Known for exploring traditionally controversial issues, Katarzyna Kozyra is a contemporary Polish artist who works in sculpture, performance, video installations, and photography. Her work evokes the fundamental themes of identity and the transience of life, sex, religion, death, etc., highlighting the cultural taboos and behavioral stereotypes rooted in our society. Drawing from ancient myths and by skillfully playing within constraints of her chosen mediums, she has managed to create a new proposal, successful on the formal and meaningful, positioning herself as one of the most significant and acclaimed artists on the current Polish art scene.
She completed German studies at the Warsaw University in 1988 before graduating from the Academy of Fine Art in Warsaw and Hochschule für Graphik und Buchkunst in Leipzig in 1993. By bravely choosing a strong topic for her graduation theses, Kozyra immediately felt both praises and disapproval. Inspired by the Grimm Brothers fairy tale The Bremen Town Musicians, she designed Pyramid of Animals. Remaining true to the story details, she had collected bodies of four different animals – a horse, a dog, a cat, and a rooster, and placed them on top of each other, like in the story. A rooster on top of a cat on top of a dog on top of a horse was a somewhat familiar sight, but instead of the story’s happy end, this particular installation was significantly darker. The rumors of the artist killing the animals herself didn’t help in the creation of the general image. A controversy was born, one powerful enough to reach the rector of the University and even the Minister of Culture and Arts, who demanded an explanation. The public was aggravated, demanding that some lines must be drawn and not crossed, even if it’s art. In reality, Kozyra went through a lot of trouble in order to acquire the animals, all of which have had red hair, a physical trait that she herself possessed. And of course, she didn’t kill them herself. Even the death of the horse, which was already scheduled for a one-way trip to the slaughterhouse, left a mark on the artist. Ultimately, the piece wasn’t just about the animals and believable depiction of a beloved story; it was a work about death, killing, and their significance in contemporary culture.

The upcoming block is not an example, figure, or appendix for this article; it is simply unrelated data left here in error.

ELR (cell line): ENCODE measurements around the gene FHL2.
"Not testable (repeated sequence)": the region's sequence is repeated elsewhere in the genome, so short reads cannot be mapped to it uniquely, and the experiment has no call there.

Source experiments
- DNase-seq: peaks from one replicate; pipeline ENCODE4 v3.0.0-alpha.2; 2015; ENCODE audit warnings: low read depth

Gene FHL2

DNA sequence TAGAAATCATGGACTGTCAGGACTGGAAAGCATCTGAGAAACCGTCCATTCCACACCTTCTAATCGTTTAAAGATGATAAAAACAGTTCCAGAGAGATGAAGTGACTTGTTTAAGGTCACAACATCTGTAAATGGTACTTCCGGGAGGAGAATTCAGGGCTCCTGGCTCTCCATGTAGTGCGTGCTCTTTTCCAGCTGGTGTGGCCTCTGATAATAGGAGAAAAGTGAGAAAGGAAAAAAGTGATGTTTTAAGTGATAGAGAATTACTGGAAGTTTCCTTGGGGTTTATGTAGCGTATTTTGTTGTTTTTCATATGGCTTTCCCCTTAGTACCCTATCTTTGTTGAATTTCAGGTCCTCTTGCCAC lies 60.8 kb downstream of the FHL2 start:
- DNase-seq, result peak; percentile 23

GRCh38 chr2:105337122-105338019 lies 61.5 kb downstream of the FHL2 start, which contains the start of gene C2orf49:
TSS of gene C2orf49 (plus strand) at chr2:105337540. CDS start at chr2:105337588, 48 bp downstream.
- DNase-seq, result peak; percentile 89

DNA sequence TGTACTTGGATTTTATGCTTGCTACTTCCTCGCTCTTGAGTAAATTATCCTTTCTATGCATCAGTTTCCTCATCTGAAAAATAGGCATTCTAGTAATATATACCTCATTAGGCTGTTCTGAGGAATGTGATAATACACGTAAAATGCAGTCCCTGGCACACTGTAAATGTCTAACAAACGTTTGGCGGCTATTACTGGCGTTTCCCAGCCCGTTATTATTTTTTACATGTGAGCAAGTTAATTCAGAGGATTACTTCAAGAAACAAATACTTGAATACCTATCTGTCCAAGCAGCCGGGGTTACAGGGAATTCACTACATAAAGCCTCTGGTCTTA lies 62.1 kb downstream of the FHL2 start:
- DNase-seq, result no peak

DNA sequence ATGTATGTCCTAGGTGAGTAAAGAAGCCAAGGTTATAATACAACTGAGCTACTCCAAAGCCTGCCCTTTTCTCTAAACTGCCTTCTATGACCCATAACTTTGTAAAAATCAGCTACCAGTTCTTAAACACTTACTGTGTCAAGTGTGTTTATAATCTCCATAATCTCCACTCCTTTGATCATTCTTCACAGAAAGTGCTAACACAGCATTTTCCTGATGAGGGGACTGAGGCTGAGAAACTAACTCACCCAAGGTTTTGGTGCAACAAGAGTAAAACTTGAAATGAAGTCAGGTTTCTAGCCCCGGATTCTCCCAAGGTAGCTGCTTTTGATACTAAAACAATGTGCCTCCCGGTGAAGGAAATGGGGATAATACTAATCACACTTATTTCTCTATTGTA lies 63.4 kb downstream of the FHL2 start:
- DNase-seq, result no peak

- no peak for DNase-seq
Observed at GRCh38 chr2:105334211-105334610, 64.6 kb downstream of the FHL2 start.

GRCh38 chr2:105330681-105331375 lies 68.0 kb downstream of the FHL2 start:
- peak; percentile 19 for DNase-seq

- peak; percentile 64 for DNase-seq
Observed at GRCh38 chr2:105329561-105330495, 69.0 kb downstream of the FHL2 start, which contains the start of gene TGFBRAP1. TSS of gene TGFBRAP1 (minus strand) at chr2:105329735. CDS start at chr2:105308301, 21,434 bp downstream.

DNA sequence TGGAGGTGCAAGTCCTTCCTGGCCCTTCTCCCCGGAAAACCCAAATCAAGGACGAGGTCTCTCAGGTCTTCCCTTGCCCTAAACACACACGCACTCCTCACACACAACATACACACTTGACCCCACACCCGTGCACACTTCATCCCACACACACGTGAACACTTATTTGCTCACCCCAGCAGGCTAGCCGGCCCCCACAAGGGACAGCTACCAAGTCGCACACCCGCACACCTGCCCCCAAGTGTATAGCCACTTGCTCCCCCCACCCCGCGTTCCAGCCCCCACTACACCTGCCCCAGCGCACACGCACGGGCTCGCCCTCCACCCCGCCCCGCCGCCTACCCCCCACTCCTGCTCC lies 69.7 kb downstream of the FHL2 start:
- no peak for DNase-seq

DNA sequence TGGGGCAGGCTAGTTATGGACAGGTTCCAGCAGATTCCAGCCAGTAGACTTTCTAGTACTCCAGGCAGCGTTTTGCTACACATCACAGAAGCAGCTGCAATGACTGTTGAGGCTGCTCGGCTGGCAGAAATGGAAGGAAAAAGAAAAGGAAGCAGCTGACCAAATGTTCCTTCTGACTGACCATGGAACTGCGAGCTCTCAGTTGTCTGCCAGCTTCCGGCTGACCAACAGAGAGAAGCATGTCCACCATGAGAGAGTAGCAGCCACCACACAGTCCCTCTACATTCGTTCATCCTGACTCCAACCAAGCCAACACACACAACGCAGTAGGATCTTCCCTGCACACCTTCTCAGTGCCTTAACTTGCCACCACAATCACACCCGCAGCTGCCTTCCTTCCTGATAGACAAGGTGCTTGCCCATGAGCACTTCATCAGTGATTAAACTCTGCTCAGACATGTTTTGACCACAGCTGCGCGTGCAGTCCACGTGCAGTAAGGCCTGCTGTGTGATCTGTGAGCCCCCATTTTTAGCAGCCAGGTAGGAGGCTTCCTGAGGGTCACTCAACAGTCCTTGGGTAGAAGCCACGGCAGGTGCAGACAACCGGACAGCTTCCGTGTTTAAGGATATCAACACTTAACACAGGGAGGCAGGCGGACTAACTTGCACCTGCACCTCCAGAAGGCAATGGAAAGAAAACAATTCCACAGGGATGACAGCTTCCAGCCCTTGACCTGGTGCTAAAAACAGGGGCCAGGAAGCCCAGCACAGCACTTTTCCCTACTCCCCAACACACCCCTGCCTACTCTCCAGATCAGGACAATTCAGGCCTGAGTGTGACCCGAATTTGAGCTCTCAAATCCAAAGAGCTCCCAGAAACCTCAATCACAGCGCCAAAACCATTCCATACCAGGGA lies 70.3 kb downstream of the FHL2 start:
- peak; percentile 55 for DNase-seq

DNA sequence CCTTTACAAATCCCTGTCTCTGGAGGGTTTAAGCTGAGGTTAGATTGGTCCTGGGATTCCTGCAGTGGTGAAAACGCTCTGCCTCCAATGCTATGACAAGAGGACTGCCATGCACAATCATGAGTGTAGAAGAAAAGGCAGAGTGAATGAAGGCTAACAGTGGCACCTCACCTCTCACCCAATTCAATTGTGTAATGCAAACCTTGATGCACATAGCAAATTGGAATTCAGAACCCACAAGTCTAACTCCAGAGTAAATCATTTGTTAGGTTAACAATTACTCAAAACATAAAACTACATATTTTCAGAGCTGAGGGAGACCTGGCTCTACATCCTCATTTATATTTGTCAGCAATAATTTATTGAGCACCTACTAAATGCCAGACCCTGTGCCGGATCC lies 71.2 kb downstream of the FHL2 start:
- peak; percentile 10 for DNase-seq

Her graduate work became a sensation and quite notorious, and it ushered the way for some of Kozyra’s works that followed. In Olympia (1996), an immensely intimate series of photos and a video, the artist presented her personal fight with a potentially lethal disease – cancer. Without emphasizing the nudity, she attempted to present the reality of life, illness, and death. Women’s body wasn’t just a thing of beauty and admiration for men. Édouard Manet’s Olympia is a direct reference in the first photograph – instead of having her nude body decorated with flowers of orchid and luxurious jewelry of an oriental shawl, Kozyra posed in the same position as Olympia, but her body is incredibly different. Lacking in health, it’s pale and smooth. Having completed chemotherapy, the artist is completely bald. In the second image, we can see her lying naked on a hospital bed, enduring suffering in a way that her viewers can connect to. An old woman is depicted in the third image, with a flabby body, saggy breasts, wrinkled face, and without teeth. And yet, she seems peaceful, as she has reconciled with her faith. Similarly conceived, Women’s Bathhouse (1997) is a series to which Kozyra approached with intention of showing how women really appear in a situation where (supposedly) nobody is watching them and when they feel no need to follow the standards of beauty. Shot with a hidden camera, the photographer documented the natural behavior, encouraging the viewers to go against their beauty canons. A continuation and a confrontation, Men’s Bathhouse (1999) showed that men, much to Kozyra’s surprise, even when being alone and unobserved, still focus on their physical appearance, comparing themselves with each other.
The rules of men’s behavior are further examined in the film triptych Chłopcy (Boys, 2001-2002). For video installation Rite of Spring (1999-2002), the artist one again played with gender, reconstructing Vaclav Nijinsky’s choreography of Igor Stravinsky’s ballet – an interpretation of a pagan ritual – through a video animation of the bodies of the elderly. In 2001, she created Dance Lesson, a video inspired by Stravinsky’s Petrouchka, also featuring reversed gender roles, showing the transformation of the human body into a marionette. Since 2003 Kozyra has been working on a large-scale project, In Art Dreams Come True, in which she uses various forms of visual arts, music, and performance. Each phase of the project is documented on video and then presented as a separate work, although these individual pieces are eventually meant to be woven together into a feature film combining fiction and documentary. In her latest video work entitled Looking for Jesus (2015), the director seeks and interviews men believing they are Jesus. She’s looking for people with a condition known as Jerusalem syndrome, characterized in part by delusional over-identification with characters from the Bible.
Featured image: Katarzyna Kozyra – portrait (detail) – photo credits Kasia Szumska